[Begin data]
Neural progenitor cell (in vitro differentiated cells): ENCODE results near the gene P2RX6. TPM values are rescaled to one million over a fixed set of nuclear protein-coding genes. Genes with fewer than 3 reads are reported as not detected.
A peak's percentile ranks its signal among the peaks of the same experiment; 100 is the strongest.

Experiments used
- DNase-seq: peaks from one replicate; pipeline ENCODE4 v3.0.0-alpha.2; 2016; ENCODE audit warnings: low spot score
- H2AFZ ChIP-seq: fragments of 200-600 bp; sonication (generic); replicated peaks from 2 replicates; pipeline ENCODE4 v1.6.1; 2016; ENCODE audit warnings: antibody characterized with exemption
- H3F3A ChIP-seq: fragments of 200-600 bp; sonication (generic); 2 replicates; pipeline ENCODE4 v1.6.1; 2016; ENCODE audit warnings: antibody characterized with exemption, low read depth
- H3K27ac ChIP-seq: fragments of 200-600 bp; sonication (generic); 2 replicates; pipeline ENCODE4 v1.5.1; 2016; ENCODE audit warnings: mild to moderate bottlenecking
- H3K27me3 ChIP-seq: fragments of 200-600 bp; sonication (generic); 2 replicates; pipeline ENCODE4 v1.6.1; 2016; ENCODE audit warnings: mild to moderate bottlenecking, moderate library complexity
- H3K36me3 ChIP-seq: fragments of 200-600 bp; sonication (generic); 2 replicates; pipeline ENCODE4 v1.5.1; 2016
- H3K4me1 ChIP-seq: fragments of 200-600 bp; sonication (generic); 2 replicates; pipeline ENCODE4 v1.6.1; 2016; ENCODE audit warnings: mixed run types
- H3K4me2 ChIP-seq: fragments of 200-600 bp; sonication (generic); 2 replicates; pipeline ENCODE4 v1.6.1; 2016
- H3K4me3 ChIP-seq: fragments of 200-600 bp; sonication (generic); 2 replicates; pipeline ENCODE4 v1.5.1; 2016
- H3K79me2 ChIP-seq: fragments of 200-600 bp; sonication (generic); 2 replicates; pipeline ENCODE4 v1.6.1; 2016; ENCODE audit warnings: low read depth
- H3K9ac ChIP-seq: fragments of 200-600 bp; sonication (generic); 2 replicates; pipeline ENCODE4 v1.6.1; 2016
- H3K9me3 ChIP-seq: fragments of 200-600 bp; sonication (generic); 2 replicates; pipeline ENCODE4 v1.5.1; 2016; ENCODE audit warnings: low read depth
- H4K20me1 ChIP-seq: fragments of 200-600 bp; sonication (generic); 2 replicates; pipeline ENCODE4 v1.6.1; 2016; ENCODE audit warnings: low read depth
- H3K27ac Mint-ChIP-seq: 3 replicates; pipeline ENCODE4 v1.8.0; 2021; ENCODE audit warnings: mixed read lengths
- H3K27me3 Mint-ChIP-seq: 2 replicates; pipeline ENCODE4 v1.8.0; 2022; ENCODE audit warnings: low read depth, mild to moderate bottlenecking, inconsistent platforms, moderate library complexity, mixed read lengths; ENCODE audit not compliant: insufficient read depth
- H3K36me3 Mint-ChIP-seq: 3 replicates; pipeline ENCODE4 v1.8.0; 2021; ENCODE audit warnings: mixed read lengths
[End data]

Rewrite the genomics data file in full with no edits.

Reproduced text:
Neural progenitor cell (in vitro differentiated cells): ENCODE results near the gene P2RX6. TPM values are rescaled to one million over a fixed set of nuclear protein-coding genes. Genes with fewer than 3 reads are reported as not detected.
A peak's percentile ranks its signal among the peaks of the same experiment; 100 is the strongest.

Experiments used
- DNase-seq: peaks from one replicate; pipeline ENCODE4 v3.0.0-alpha.2; 2016; ENCODE audit warnings: low spot score
- H2AFZ ChIP-seq: fragments of 200-600 bp; sonication (generic); replicated peaks from 2 replicates; pipeline ENCODE4 v1.6.1; 2016; ENCODE audit warnings: antibody characterized with exemption
- H3F3A ChIP-seq: fragments of 200-600 bp; sonication (generic); 2 replicates; pipeline ENCODE4 v1.6.1; 2016; ENCODE audit warnings: antibody characterized with exemption, low read depth
- H3K27ac ChIP-seq: fragments of 200-600 bp; sonication (generic); 2 replicates; pipeline ENCODE4 v1.5.1; 2016; ENCODE audit warnings: mild to moderate bottlenecking
- H3K27me3 ChIP-seq: fragments of 200-600 bp; sonication (generic); 2 replicates; pipeline ENCODE4 v1.6.1; 2016; ENCODE audit warnings: mild to moderate bottlenecking, moderate library complexity
- H3K36me3 ChIP-seq: fragments of 200-600 bp; sonication (generic); 2 replicates; pipeline ENCODE4 v1.5.1; 2016
- H3K4me1 ChIP-seq: fragments of 200-600 bp; sonication (generic); 2 replicates; pipeline ENCODE4 v1.6.1; 2016; ENCODE audit warnings: mixed run types
- H3K4me2 ChIP-seq: fragments of 200-600 bp; sonication (generic); 2 replicates; pipeline ENCODE4 v1.6.1; 2016
- H3K4me3 ChIP-seq: fragments of 200-600 bp; sonication (generic); 2 replicates; pipeline ENCODE4 v1.5.1; 2016
- H3K79me2 ChIP-seq: fragments of 200-600 bp; sonication (generic); 2 replicates; pipeline ENCODE4 v1.6.1; 2016; ENCODE audit warnings: low read depth
- H3K9ac ChIP-seq: fragments of 200-600 bp; sonication (generic); 2 replicates; pipeline ENCODE4 v1.6.1; 2016
- H3K9me3 ChIP-seq: fragments of 200-600 bp; sonication (generic); 2 replicates; pipeline ENCODE4 v1.5.1; 2016; ENCODE audit warnings: low read depth
- H4K20me1 ChIP-seq: fragments of 200-600 bp; sonication (generic); 2 replicates; pipeline ENCODE4 v1.6.1; 2016; ENCODE audit warnings: low read depth
- H3K27ac Mint-ChIP-seq: 3 replicates; pipeline ENCODE4 v1.8.0; 2021; ENCODE audit warnings: mixed read lengths
- H3K27me3 Mint-ChIP-seq: 2 replicates; pipeline ENCODE4 v1.8.0; 2022; ENCODE audit warnings: low read depth, mild to moderate bottlenecking, inconsistent platforms, moderate library complexity, mixed read lengths; ENCODE audit not compliant: insufficient read depth
- H3K36me3 Mint-ChIP-seq: 3 replicates; pipeline ENCODE4 v1.8.0; 2021; ENCODE audit warnings: mixed read lengths